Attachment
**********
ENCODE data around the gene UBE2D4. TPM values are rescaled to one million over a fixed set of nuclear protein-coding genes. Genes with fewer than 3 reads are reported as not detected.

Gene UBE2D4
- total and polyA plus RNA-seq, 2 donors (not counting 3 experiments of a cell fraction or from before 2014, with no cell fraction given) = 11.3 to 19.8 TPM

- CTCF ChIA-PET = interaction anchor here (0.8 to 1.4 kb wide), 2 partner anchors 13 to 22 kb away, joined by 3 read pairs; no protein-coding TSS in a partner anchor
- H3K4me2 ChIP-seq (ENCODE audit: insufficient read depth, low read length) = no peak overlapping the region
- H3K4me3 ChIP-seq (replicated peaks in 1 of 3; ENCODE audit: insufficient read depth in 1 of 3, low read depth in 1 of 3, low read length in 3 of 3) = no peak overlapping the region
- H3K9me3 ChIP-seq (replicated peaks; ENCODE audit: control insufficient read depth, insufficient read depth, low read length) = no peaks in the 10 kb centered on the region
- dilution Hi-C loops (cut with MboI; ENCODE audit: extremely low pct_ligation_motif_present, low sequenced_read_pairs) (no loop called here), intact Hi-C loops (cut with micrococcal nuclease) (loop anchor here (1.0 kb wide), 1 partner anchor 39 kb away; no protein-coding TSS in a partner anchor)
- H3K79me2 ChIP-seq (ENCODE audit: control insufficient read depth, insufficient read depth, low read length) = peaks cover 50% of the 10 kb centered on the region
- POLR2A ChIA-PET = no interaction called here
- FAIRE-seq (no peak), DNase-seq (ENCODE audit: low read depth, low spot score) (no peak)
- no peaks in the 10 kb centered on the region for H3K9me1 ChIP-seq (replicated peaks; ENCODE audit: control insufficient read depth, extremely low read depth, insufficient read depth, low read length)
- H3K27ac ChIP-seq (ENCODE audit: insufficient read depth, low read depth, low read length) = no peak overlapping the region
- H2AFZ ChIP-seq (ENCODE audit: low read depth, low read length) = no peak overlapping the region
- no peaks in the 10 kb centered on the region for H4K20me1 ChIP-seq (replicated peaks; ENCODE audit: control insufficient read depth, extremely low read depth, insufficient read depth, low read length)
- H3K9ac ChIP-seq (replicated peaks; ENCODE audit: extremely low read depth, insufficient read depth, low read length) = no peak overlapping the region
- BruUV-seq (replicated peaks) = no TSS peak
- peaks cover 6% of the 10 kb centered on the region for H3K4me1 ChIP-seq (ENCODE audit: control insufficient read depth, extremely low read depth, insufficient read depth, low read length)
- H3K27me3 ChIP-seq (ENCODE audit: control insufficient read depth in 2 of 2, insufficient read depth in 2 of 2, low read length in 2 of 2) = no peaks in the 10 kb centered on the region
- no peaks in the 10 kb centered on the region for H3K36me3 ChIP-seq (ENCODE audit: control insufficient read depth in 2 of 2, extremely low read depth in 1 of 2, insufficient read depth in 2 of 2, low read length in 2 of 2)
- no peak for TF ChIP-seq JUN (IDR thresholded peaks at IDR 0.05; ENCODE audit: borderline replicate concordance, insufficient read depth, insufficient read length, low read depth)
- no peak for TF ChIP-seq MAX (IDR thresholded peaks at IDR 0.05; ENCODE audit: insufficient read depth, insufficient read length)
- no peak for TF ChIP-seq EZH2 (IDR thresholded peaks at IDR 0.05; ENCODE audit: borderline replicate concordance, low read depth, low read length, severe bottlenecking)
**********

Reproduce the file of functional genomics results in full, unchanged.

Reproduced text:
ENCODE data around the gene UBE2D4. TPM values are rescaled to one million over a fixed set of nuclear protein-coding genes. Genes with fewer than 3 reads are reported as not detected.

Gene UBE2D4
- total and polyA plus RNA-seq, 2 donors (not counting 3 experiments of a cell fraction or from before 2014, with no cell fraction given) = 11.3 to 19.8 TPM

- CTCF ChIA-PET = interaction anchor here (0.8 to 1.4 kb wide), 2 partner anchors 13 to 22 kb away, joined by 3 read pairs; no protein-coding TSS in a partner anchor
- H3K4me2 ChIP-seq (ENCODE audit: insufficient read depth, low read length) = no peak overlapping the region
- H3K4me3 ChIP-seq (replicated peaks in 1 of 3; ENCODE audit: insufficient read depth in 1 of 3, low read depth in 1 of 3, low read length in 3 of 3) = no peak overlapping the region
- H3K9me3 ChIP-seq (replicated peaks; ENCODE audit: control insufficient read depth, insufficient read depth, low read length) = no peaks in the 10 kb centered on the region
- dilution Hi-C loops (cut with MboI; ENCODE audit: extremely low pct_ligation_motif_present, low sequenced_read_pairs) (no loop called here), intact Hi-C loops (cut with micrococcal nuclease) (loop anchor here (1.0 kb wide), 1 partner anchor 39 kb away; no protein-coding TSS in a partner anchor)
- H3K79me2 ChIP-seq (ENCODE audit: control insufficient read depth, insufficient read depth, low read length) = peaks cover 50% of the 10 kb centered on the region
- POLR2A ChIA-PET = no interaction called here
- FAIRE-seq (no peak), DNase-seq (ENCODE audit: low read depth, low spot score) (no peak)
- no peaks in the 10 kb centered on the region for H3K9me1 ChIP-seq (replicated peaks; ENCODE audit: control insufficient read depth, extremely low read depth, insufficient read depth, low read length)
- H3K27ac ChIP-seq (ENCODE audit: insufficient read depth, low read depth, low read length) = no peak overlapping the region
- H2AFZ ChIP-seq (ENCODE audit: low read depth, low read length) = no peak overlapping the region
- no peaks in the 10 kb centered on the region for H4K20me1 ChIP-seq (replicated peaks; ENCODE audit: control insufficient read depth, extremely low read depth, insufficient read depth, low read length)
- H3K9ac ChIP-seq (replicated peaks; ENCODE audit: extremely low read depth, insufficient read depth, low read length) = no peak overlapping the region
- BruUV-seq (replicated peaks) = no TSS peak
- peaks cover 6% of the 10 kb centered on the region for H3K4me1 ChIP-seq (ENCODE audit: control insufficient read depth, extremely low read depth, insufficient read depth, low read length)
- H3K27me3 ChIP-seq (ENCODE audit: control insufficient read depth in 2 of 2, insufficient read depth in 2 of 2, low read length in 2 of 2) = no peaks in the 10 kb centered on the region
- no peaks in the 10 kb centered on the region for H3K36me3 ChIP-seq (ENCODE audit: control insufficient read depth in 2 of 2, extremely low read depth in 1 of 2, insufficient read depth in 2 of 2, low read length in 2 of 2)
- no peak for TF ChIP-seq JUN (IDR thresholded peaks at IDR 0.05; ENCODE audit: borderline replicate concordance, insufficient read depth, insufficient read length, low read depth)
- no peak for TF ChIP-seq MAX (IDR thresholded peaks at IDR 0.05; ENCODE audit: insufficient read depth, insufficient read length)
- no peak for TF ChIP-seq EZH2 (IDR thresholded peaks at IDR 0.05; ENCODE audit: borderline replicate concordance, low read depth, low read length, severe bottlenecking)